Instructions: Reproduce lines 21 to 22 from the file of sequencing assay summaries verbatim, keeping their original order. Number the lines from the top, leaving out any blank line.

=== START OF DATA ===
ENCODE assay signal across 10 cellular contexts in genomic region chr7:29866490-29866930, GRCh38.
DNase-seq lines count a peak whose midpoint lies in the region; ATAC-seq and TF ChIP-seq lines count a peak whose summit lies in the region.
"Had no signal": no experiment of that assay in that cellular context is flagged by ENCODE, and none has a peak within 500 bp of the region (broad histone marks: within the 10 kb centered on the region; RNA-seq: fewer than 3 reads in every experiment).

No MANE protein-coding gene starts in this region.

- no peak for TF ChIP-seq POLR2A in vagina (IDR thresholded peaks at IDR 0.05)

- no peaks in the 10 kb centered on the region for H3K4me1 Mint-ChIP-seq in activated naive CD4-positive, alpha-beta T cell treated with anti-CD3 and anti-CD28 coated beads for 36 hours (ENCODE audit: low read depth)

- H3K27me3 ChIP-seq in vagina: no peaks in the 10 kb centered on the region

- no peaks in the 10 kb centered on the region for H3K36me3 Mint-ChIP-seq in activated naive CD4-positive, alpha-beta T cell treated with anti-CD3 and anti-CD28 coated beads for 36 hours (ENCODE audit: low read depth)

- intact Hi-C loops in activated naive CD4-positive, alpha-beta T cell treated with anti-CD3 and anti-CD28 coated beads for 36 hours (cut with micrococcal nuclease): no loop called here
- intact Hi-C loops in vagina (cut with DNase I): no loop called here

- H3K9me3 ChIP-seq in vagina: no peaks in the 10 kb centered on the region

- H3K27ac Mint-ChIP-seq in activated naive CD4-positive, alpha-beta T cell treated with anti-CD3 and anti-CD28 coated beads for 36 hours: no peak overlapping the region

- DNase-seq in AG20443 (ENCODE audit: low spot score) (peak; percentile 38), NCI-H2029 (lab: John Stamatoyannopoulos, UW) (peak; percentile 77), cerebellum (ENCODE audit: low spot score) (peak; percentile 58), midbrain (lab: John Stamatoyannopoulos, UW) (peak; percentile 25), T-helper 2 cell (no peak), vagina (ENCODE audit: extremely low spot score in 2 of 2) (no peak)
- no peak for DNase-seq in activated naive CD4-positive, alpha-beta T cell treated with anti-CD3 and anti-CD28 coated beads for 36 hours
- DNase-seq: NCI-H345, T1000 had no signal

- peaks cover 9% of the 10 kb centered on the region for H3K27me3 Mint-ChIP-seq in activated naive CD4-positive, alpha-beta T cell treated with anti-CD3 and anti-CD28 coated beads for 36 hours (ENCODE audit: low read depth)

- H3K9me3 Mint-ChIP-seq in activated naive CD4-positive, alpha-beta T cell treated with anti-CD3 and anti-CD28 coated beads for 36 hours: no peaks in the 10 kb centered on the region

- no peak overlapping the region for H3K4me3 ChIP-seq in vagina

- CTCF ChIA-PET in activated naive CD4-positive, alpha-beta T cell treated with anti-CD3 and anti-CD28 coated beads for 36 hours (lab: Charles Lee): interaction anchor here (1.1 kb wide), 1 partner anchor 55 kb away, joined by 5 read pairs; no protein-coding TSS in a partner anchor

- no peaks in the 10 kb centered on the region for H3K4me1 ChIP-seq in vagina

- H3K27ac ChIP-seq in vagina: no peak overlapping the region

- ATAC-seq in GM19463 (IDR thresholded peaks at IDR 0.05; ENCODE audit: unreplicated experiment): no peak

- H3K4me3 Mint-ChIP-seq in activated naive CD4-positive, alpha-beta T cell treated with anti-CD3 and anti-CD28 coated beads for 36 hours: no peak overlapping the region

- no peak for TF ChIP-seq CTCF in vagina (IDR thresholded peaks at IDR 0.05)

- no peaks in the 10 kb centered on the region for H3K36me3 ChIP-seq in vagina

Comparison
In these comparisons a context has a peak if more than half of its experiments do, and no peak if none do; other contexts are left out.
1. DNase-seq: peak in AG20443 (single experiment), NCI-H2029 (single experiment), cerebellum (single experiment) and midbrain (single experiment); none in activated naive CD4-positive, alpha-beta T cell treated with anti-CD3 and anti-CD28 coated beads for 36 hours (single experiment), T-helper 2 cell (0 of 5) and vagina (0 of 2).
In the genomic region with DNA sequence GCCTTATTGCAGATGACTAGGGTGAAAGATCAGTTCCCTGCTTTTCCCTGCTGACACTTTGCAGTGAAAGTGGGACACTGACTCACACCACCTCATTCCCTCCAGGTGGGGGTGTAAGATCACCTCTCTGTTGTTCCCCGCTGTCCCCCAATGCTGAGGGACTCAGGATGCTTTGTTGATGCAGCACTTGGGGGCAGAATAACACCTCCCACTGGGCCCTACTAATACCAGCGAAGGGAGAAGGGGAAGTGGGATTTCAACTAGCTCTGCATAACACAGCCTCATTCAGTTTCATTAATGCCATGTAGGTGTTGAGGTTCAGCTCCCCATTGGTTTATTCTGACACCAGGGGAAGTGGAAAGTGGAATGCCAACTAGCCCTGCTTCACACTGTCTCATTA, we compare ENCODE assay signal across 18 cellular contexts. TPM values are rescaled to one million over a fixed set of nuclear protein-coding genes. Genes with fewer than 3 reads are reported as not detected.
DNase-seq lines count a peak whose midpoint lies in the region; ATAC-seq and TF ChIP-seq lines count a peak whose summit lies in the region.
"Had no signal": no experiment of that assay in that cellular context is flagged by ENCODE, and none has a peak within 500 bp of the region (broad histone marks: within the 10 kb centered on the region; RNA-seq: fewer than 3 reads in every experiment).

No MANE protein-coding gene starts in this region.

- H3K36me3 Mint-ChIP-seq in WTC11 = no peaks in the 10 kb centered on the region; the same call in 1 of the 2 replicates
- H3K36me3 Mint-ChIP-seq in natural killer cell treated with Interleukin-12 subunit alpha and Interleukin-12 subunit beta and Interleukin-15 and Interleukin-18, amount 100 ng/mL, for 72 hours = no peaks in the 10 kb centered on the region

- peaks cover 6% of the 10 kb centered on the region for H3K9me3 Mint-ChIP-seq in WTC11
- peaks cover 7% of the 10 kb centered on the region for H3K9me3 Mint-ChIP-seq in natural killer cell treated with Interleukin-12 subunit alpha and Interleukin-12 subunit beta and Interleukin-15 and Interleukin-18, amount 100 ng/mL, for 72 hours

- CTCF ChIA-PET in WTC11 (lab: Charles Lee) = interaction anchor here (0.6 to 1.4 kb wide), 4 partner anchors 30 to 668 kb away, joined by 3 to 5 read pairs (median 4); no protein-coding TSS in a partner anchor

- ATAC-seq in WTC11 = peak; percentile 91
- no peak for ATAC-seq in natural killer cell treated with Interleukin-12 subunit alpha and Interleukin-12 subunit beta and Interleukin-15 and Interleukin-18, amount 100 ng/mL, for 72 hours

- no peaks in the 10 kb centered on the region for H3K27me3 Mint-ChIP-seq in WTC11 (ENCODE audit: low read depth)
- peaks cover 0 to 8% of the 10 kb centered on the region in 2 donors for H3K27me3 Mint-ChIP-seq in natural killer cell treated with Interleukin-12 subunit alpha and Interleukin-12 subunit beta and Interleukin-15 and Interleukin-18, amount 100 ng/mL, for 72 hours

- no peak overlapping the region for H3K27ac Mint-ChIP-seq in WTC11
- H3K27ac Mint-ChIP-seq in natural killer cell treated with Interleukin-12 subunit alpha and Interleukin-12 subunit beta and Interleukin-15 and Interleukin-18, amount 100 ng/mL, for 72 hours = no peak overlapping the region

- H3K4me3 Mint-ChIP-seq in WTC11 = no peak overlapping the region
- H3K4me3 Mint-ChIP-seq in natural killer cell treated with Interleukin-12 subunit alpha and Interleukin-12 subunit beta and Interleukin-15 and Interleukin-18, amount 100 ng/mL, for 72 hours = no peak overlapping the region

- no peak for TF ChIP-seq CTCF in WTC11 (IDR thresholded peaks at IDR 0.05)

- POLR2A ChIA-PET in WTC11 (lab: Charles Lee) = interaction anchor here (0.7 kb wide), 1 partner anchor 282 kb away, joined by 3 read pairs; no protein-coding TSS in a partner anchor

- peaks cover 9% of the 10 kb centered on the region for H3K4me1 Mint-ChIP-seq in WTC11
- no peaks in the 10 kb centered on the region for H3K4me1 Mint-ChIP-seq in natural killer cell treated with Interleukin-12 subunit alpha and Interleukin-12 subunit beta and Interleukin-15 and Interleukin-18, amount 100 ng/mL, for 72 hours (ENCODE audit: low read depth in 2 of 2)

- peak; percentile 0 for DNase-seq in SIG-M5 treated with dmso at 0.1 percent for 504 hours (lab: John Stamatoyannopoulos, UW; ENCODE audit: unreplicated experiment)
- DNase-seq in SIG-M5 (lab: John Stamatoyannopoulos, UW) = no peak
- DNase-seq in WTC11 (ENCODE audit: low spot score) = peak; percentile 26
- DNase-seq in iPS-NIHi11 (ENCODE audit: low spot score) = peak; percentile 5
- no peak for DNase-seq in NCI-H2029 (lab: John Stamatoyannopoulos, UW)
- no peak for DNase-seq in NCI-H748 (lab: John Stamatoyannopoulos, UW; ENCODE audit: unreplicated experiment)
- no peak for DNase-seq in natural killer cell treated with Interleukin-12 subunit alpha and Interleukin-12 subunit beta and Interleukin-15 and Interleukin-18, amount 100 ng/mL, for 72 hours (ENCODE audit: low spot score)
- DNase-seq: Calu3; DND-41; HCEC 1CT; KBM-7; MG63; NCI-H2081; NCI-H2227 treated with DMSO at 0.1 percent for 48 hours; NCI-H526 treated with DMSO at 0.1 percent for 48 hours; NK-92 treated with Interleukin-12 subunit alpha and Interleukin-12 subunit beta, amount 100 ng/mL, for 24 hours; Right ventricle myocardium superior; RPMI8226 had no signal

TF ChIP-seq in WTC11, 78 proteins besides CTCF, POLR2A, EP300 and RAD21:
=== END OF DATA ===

- H3K27ac ChIP-seq in vagina: no peak overlapping the region

- ATAC-seq in GM19463 (IDR thresholded peaks at IDR 0.05; ENCODE audit: unreplicated experiment): no peak